On Jun 4, 2021, at 7:47 PM, Victor Yodaiken <victor.yodaiken@gmail.com> wrote:

On Fri, Jun 4, 2021 at 7:06 PM Tom Honermann <tom@honermann.net> wrote:
On 6/4/21 3:13 AM, Jens Maurer via SG16 wrote:
On 04/06/2021 00.50, Tom Honermann via SG16 wrote:
On 6/2/21 1:47 PM, Richard Smith via SG16 wrote:
On Sun, May 30, 2021 at 6:33 PM Tom Honermann via Liaison <liaison@lists.isocpp.org <mailto:liaison@lists.isocpp.org>> wrote:

    I am seeking review feedback on a draft of N2653: char8_t: A type for UTF-8 characters and strings (Revision 1) <https://rawgit.com/sg16-unicode/sg16/master/papers/n2653.html>.  This paper revises an earlier paper, N2231 <http://www.open-std.org/jtc1/sc22/wg14/www/docs/n2231.htm>, from 2018.

    The revision is a rewrite of much of the original paper and follows the C++20 adoption of P0482R6 <https://wg21.link/p0482r6>.  The primary motivation is to maintain source code compatibility between C and C++.

    Notable differences between what was adopted in C++20 and what is proposed for C2X in N2653 <https://rawgit.com/sg16-unicode/sg16/master/papers/n2653.html> are:

     1. In C++20, char8_t is a fundamental type.  The C2X proposal is for a char8_t typedef name of unsigned char.  This is consistent with existing differences between the languages for wchar_t, char16_t, and char32_t.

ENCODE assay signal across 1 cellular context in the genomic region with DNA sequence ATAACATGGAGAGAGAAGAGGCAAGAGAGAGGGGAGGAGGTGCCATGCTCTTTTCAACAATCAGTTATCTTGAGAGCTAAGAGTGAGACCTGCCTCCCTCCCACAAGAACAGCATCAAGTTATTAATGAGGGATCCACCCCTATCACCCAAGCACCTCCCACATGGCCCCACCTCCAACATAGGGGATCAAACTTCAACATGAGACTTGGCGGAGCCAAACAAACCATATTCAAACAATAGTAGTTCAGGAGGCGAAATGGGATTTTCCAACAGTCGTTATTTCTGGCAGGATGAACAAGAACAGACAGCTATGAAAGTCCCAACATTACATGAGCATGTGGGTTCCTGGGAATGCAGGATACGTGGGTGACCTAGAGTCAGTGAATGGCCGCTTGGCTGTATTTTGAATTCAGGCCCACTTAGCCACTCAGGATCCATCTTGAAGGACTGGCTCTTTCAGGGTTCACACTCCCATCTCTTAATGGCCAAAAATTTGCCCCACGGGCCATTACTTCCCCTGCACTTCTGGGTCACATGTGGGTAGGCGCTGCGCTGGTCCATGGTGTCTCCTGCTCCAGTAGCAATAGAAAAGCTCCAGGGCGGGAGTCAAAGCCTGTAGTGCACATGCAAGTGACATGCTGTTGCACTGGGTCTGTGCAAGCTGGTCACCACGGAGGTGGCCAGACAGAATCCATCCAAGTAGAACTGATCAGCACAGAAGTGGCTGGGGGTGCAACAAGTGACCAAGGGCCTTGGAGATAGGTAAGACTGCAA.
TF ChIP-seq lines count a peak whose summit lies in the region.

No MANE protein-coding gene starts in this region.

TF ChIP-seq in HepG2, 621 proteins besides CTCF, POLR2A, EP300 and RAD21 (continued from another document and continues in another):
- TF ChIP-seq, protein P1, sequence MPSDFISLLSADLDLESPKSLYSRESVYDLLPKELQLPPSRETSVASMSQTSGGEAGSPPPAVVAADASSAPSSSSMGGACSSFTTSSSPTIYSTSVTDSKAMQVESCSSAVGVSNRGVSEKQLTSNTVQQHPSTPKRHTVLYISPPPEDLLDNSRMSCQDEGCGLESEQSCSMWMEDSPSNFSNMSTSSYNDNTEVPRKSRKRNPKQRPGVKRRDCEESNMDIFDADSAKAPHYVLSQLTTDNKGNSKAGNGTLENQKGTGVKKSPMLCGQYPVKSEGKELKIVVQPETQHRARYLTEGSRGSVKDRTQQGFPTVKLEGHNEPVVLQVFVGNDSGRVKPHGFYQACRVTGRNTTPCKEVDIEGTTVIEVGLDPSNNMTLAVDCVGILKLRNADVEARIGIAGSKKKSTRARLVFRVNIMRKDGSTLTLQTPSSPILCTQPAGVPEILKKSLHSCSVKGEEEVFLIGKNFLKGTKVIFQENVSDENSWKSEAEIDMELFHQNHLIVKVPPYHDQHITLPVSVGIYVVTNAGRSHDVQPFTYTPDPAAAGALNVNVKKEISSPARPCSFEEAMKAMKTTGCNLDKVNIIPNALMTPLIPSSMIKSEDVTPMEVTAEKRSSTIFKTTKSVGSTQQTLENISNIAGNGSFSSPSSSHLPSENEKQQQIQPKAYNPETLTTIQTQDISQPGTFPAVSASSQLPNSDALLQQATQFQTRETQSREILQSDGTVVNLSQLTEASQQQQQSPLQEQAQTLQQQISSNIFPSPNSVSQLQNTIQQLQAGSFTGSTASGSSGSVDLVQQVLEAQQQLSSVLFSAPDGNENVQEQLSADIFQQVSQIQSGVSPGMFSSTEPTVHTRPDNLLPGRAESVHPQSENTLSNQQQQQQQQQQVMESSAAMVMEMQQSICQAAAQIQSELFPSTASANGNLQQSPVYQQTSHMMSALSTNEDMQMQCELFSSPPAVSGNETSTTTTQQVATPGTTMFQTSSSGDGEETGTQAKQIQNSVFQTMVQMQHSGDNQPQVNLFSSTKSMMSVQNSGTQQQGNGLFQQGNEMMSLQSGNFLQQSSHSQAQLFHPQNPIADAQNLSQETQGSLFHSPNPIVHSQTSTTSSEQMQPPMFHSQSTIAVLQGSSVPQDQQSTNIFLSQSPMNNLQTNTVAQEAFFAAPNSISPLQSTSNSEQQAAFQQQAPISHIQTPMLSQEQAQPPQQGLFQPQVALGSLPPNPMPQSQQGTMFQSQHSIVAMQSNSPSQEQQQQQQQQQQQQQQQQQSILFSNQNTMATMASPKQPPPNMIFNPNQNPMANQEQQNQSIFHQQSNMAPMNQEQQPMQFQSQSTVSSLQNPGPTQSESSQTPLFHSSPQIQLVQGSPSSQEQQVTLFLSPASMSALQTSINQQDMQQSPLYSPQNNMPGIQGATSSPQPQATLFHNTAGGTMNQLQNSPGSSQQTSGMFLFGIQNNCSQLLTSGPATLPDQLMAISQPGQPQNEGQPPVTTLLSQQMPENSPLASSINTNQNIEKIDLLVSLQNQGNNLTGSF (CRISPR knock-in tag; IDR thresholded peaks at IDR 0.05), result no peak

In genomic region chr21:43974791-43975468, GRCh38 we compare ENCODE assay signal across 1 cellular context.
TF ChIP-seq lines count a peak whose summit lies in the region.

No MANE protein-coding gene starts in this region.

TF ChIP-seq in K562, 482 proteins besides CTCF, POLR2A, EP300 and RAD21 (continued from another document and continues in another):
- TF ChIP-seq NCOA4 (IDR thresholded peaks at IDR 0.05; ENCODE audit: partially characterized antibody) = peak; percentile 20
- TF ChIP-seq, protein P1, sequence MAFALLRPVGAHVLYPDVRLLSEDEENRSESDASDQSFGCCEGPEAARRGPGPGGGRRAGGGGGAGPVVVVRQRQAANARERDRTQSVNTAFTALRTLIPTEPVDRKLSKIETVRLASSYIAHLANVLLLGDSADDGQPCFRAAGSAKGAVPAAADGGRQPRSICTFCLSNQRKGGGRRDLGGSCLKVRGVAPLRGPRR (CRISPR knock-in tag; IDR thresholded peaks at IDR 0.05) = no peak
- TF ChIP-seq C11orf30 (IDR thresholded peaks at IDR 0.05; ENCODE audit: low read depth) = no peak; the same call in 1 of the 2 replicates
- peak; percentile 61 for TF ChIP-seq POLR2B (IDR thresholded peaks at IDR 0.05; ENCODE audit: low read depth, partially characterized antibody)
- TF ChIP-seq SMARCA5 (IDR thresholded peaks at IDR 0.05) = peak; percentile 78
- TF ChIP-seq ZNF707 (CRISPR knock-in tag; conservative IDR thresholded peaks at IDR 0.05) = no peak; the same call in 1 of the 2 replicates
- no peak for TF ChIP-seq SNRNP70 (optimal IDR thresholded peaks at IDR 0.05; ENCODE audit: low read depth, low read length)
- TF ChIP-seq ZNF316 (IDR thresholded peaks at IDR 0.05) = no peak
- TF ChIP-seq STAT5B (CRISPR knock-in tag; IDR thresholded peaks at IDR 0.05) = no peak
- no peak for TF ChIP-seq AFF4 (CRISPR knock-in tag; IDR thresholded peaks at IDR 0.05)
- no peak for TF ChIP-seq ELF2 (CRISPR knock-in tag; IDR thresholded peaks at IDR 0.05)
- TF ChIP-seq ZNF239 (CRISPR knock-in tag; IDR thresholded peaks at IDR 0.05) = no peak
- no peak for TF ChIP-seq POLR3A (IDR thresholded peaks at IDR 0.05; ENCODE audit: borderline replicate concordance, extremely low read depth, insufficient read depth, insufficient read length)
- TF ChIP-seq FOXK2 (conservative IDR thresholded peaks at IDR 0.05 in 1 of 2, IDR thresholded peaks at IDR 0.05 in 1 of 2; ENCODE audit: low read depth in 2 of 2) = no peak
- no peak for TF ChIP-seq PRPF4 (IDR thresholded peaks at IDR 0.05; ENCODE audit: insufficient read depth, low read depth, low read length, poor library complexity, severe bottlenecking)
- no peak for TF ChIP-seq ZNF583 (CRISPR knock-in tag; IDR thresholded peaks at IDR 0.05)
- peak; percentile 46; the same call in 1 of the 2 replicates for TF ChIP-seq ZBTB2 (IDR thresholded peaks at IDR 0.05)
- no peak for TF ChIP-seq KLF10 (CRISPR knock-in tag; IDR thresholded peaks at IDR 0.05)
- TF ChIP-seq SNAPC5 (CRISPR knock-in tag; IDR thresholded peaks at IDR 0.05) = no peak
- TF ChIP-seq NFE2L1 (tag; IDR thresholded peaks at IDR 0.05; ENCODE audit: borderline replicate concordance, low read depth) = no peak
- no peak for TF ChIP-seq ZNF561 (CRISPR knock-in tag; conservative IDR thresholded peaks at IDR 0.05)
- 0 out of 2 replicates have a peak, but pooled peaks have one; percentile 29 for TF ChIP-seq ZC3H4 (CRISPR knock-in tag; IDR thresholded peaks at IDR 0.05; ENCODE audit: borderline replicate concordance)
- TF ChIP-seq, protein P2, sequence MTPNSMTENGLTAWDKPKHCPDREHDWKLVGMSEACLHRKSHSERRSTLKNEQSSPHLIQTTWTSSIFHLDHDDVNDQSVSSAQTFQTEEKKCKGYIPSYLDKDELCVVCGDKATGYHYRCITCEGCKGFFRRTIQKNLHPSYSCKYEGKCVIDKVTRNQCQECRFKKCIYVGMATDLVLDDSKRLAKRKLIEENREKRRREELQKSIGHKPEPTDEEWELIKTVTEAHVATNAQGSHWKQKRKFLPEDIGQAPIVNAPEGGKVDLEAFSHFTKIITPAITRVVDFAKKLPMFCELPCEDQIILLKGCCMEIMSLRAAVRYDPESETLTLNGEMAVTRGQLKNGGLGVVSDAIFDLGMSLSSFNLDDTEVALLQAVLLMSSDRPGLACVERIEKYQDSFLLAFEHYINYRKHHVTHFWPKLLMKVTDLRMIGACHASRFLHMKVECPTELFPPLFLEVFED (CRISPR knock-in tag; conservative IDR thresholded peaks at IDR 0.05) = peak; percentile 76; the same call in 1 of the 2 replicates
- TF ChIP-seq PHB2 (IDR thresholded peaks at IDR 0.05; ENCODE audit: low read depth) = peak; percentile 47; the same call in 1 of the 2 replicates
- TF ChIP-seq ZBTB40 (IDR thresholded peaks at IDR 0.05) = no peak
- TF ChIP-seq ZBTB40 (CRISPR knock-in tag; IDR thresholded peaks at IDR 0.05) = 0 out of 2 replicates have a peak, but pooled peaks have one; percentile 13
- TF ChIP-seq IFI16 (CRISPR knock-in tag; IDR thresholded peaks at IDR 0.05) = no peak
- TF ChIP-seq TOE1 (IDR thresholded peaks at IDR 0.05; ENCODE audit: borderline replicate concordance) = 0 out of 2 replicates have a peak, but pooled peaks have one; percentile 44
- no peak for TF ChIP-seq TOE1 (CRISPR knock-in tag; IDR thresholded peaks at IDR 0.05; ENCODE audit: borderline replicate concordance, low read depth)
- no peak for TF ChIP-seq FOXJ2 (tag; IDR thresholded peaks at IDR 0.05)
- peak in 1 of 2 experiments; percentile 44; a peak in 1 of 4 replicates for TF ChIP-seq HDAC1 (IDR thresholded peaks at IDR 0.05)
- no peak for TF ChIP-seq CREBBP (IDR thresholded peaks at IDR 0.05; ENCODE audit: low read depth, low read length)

One of the important properties of char8_t in C++20 is that it's not an "aliases everything" type. Having that diverge between C and C++ seems likely to be problematic.
Thank you, Richard.  I'll update the paper to discuss that in the "typedef name vs a new integer type" design options section.

Does the following sufficiently capture how such problems might realistically materialize?  Do you have other examples?
Before going into the potential C / C++ compatibility problems, it might be worthwhile
to spend a paragraph explaining that "does not alias everything" is a desirable property,
in general.

Why is it not desirable?

I mentioned that there is a tradeoff between code efficiency and safety in the updates made to the paper. 


Thank you, good suggestion.

I updated the "typedef name vs a new integer type" section and have now submitted the paper to WG14.


Since char8_t is a distinct type in C++, casts are required before problematic situations arise there.  In either language, char and unsigned char may be used to examine the underlying storage of char8_t objects regardless since they alias everything.  The problematic cases therefore involve accessing non-char8_t typed objects via char8_t types.  With the draft proposal, such cases could arise in C code like the following, but this is ill-formed for C++ (where a copy would be required unless/until we introduce an explicit scoped aliasing facility as we've previously discussed).  Granted, this code might well be written with a cast in order to silence warnings about changes in signedness, and in that case, UB would be introduced in C++.

void do_utf8_things(const char8_t *s) { ... }
void f(const char *presumably_utf8_text) {
Yes, this is the issue if the "presumably_utf8_text" objects are actually
char objects.


That seems more useful. What is the purpose of creating more type restrictions?

The usual reasons; a coherent object model enables type based analysis for improved code generation and other forms of static analysis.